Liturgy Pacific is the on-line presence of Richard Geoffrey Leggett, Vicar of Holy Trinity Cathedral in New Westminster and Professor Emeritus of Liturgical Studies at Vancouver School of Theology. Here you will find sermons, comments on current Anglican and Lutheran affairs and reflections on the need for progressive orthodox Christians to re-claim our place on the theological stage.
Saturday, July 14, 2018
What on Earth Is God Doing? Reflections on Ephesians 1.3-14 (RCL Proper 15B, 15 July 2018)
This is the first of a series of reflections on those pericopes from the Letter to the Ephesians appointed in the Revised Common Lectionary for Year B.
1.3Blessed be the God and Father of our Lord Jesus Christ, who has blessed us in Christ with every spiritual blessing in the heavenly places, 4just as he chose us in Christ before the foundation of the world to be holy and blameless before him in love. 5He destined us for adoption as his children through Jesus Christ, according to the good pleasure of his will, 6to the praise of his glorious grace that he freely bestowed on us in the Beloved. 7In him we have redemption through his blood, the forgiveness of our trespasses, according to the riches of his grace 8that he lavished on us. With all wisdom and insight 9he has made known to us the mystery of his will, according to his good pleasure that he set forth in Christ, 10as a plan for the fullness of time, to gather up all things in him, things in heaven and things on earth. 11In Christ we have also obtained an inheritance, having been destined according to the purpose of him who accomplishes all things according to his counsel and will, 12so that we, who were the first to set our hope on Christ, might live for the praise of his glory. 13In him you also, when you had heard the word of truth, the gospel of your salvation, and had believed in him, were marked with the seal of the promised Holy Spirit; 14this is the pledge of our inheritance toward redemption as God’s own people, to the praise of his glory.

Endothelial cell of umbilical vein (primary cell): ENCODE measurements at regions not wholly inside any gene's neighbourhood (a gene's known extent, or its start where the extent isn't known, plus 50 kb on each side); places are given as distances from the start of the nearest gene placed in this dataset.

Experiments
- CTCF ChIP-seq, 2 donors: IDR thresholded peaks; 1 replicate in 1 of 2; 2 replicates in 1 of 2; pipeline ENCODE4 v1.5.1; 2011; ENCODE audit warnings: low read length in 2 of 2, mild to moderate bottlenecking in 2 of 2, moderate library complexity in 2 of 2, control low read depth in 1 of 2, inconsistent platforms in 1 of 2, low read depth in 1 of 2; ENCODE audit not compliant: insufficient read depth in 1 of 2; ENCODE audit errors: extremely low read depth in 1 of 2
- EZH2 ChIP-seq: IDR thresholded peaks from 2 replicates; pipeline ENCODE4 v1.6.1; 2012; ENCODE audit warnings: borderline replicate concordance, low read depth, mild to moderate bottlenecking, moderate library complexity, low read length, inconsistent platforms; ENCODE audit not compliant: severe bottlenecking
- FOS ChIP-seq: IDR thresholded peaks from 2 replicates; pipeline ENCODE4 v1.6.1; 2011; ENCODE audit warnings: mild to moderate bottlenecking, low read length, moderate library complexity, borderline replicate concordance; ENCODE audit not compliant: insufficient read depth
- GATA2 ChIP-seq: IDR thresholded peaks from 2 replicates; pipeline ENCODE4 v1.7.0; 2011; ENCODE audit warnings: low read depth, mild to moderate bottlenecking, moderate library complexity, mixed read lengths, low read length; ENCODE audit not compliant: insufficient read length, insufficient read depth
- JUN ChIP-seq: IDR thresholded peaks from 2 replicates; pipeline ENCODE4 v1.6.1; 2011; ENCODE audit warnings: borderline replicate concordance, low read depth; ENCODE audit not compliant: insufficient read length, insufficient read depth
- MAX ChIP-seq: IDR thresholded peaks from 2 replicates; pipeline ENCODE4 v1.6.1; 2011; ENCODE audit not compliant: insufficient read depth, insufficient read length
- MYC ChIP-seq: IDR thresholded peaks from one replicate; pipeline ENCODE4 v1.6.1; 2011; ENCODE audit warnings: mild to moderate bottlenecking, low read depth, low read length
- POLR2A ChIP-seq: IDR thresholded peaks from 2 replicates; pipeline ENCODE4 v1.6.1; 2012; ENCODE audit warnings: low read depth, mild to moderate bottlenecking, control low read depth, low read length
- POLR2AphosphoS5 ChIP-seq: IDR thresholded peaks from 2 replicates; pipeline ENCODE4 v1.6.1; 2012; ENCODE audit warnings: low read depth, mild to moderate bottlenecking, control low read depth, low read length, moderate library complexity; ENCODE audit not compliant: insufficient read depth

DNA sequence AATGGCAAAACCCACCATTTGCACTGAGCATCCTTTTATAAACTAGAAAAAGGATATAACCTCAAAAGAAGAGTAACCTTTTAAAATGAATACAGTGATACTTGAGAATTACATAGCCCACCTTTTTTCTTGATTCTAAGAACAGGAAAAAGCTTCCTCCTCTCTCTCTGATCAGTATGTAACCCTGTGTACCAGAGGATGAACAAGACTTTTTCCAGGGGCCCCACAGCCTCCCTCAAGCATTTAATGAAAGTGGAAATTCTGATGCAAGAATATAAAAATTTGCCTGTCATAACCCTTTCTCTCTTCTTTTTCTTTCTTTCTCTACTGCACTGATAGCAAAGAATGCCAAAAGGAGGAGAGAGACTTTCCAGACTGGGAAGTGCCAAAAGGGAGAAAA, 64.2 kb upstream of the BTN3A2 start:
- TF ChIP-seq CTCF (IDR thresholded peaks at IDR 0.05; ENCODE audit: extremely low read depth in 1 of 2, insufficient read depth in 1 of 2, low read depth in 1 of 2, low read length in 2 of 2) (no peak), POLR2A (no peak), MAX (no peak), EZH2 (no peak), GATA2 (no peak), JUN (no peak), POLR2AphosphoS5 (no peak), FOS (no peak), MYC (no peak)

At the heart of Christian worship is meeting the Word of God amidst the words of the Scriptures.
Some years ago, while I was still teaching at Vancouver School of Theology, I heard my colleague Harry Maier, who teaches New Testament and early Christian literature, quote Martin Luther in a sermon. I’m afraid that I didn’t write down exactly what Harry said, but the substance of Luther’s comment was this: Sometimes, in order to be faithful to the Word of God, you have to preach against the words of the Scriptures. What Luther and Harry were saying is that the words of the Scriptures are the attempt of human beings, moved by the Holy Spirit, to speak about God, to speak for God, to speak to their contemporaries. Because we are mortal and not God, because we live in time and space, our words, however eloquent and precise they may be, can conceal as much as they reveal about the Holy One of Israel, the One who created all that is, seen and unseen.
But every time we gather as Christians to proclaim the Word and to break the bread and to drink the cup, we cannot escape our need to discern what God is saying to us in the words of what we call the ‘Holy Scriptures’. To help us in this task of discernment, Anglicans do not give the choice of what is to be read to the preacher alone. We use a lectionary, a cycle of readings for Sundays and holy days, so that we are led through the Christian year to hear a wide range of voices from the beginnings of the Hebrew people to the struggles of the early Christian community.
Sometimes, however, the number of voices we hear on a Sunday can overwhelm us, especially at this time of the year. Our readings from the Hebrew Scriptures trace the story of David, his successes and his spectacular failures, while the readings from the Gospels will soon lead us on an extended reflection on what it means to speak of Jesus as the ‘bread of life’. On top of all this, this Sunday we begin to read a letter from an anonymous disciple of Paul which, although we call it the Letter to the Ephesians, might not have been written to them alone. So, when the reader ends by saying, ‘Hear what the Spirit is saying to the church,’ we could be forgiven if we were to respond, ‘And what is the Spirit saying to the church?’